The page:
What is the cost to different LSEs and their customers of these options?

Underlying question: What option has the best combination of cost, fairness and enforceability?

Stage 1 Key Qs Stage 2 Key Qs
stage 1 analysis approach
Stage 1 Analysis Approach

Input Data Development

EE & RE Supply, Costs, Load Forecasts

Loads & Resources for 2020

Business As Usual, Aggressive Policy

Reference Cases

2008 and 2020

PLEXOS Simulation

WECC-wide Simulation

Summary Dispatch, Costs, Emissions

GHG Calculator

Develop User Cases

Select Resources to add or remove from reference case

Verify Results

D Reference and User Case

Emissions, Rates, and Costs


building the reference cases
Building the Reference Cases
  • Forecast energy and loads to 2020 for all WECC Zones
  • Adjust California load forecast for EE and distributed resources
    • Estimate embedded EE, behind-the-meter PV, CHP in California load forecast
    • Modify California load forecast for 5% demand response
  • Add lowest cost renewable mix to hit RPS requirement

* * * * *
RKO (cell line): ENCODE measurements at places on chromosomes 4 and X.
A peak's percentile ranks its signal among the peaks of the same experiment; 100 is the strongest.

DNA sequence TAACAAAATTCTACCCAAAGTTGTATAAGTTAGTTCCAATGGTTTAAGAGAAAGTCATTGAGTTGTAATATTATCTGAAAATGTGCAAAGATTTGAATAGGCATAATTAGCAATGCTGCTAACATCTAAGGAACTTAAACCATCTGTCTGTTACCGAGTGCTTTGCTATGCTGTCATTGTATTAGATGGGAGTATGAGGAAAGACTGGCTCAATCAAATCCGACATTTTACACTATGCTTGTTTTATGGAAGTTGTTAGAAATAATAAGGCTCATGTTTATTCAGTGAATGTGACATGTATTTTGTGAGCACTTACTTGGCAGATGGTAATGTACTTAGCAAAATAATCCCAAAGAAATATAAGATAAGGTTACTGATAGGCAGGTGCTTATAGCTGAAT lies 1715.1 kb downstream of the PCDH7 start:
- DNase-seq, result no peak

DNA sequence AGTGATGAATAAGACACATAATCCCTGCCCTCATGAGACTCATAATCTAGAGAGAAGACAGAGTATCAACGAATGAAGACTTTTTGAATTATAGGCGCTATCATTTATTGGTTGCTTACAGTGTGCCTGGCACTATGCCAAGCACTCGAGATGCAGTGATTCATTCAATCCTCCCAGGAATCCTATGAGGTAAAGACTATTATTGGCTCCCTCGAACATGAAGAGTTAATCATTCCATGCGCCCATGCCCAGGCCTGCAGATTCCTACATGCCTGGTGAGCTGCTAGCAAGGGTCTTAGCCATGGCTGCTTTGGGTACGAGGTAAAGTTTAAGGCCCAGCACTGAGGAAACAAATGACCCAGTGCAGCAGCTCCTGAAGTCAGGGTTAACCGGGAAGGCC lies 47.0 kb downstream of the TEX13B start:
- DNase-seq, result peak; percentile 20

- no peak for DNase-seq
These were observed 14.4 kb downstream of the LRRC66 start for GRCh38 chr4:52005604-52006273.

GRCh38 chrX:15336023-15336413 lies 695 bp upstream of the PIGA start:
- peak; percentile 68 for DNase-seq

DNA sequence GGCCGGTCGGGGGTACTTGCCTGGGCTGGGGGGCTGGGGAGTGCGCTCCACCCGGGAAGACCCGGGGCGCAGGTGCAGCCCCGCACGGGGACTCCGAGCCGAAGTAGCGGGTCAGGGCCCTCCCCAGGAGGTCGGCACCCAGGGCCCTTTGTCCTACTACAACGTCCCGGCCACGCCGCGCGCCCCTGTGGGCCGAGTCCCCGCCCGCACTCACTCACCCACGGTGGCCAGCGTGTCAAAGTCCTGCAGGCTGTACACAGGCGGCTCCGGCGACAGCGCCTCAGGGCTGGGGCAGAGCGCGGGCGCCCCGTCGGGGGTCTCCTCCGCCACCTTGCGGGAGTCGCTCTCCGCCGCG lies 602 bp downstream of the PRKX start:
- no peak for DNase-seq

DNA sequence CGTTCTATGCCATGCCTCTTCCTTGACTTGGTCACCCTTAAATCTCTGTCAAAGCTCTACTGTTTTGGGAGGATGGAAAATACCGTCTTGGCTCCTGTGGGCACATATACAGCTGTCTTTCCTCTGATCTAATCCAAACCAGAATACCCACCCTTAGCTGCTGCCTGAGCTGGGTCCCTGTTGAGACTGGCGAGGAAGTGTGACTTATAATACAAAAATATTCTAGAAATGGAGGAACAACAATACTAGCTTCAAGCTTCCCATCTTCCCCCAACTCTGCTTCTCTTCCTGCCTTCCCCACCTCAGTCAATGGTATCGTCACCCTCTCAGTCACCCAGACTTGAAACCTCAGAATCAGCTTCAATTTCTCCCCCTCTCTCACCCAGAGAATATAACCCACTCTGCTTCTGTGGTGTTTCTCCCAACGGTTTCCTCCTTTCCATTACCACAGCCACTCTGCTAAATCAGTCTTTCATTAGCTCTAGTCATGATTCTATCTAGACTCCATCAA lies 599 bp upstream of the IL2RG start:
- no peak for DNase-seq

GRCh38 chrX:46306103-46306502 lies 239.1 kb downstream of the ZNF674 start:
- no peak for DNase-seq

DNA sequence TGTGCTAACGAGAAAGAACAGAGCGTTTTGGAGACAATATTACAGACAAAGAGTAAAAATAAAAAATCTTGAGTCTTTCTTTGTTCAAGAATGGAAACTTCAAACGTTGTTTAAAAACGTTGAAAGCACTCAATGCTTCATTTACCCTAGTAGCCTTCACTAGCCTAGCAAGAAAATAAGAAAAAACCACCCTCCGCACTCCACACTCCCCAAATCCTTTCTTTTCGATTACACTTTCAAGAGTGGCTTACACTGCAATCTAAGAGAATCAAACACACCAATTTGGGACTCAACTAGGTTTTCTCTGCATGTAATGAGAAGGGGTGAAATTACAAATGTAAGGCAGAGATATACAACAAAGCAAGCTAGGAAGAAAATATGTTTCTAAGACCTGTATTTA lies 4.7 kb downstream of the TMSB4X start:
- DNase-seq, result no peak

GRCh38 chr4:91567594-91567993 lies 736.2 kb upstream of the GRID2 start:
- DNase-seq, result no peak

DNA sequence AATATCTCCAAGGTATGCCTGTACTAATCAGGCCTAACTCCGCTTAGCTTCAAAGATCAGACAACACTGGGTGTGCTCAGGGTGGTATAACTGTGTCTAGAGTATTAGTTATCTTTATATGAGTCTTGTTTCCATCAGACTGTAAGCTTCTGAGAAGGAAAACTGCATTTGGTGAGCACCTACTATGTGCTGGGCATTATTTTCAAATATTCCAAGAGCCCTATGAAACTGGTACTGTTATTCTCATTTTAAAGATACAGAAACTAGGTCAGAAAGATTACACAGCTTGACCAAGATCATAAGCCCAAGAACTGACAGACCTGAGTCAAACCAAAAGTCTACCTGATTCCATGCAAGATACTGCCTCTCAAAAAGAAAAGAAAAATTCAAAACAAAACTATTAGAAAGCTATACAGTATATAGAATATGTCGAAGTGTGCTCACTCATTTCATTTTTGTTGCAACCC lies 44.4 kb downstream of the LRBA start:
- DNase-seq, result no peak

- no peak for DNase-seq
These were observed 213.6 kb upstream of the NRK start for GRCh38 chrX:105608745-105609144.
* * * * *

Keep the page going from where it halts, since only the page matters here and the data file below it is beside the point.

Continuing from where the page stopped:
• For all regions outside of California
    • To meet California 20% or 33% RPS, depending on scenario
  • Add / subtract conventional resources to maintain existing reserve margins in each WECC zone
    • Add CCGT to balance energy
    • Add CT to balance capacity
characterization of resources
Characterization of Resources
  • Existing and Planned Western (WECC) Resources
  • Energy Efficiency by LSE
  • Solar PV, Demand Response, Small CHP by LSE
  • Large Scale Renewable Energy
    • Developed by zone
    • Developed by transmission size and configuration
  • New Large Scale Generation
    • Gas CCCT, Gas CT, Nuclear, Coal IGCC, Coal IGCC w/ CCS, Coal ST, Large CHP
seven lses modeled in ca
Seven LSEs Modeled in CA

1. PG&E

2. SCE

3. SDG&E



6. Other Northern